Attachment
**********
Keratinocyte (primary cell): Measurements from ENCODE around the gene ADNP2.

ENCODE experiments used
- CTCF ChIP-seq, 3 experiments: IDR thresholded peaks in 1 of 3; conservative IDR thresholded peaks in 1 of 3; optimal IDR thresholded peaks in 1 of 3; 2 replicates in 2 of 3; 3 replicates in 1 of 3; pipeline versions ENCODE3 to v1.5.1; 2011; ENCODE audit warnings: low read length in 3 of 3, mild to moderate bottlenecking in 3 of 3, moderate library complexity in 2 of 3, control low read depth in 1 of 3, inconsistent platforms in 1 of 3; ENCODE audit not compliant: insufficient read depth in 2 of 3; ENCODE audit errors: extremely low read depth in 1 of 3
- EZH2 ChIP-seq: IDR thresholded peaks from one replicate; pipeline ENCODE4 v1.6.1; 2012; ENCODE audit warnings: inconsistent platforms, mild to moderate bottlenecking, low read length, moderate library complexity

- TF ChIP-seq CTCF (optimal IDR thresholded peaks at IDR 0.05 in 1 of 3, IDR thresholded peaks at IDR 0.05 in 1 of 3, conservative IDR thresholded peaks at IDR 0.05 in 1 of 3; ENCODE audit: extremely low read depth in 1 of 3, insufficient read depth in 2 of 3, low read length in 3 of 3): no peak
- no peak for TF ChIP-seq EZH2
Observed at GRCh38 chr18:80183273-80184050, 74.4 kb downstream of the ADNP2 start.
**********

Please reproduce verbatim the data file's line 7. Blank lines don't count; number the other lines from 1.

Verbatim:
Observed at GRCh38 chr18:80183273-80184050, 74.4 kb downstream of the ADNP2 start.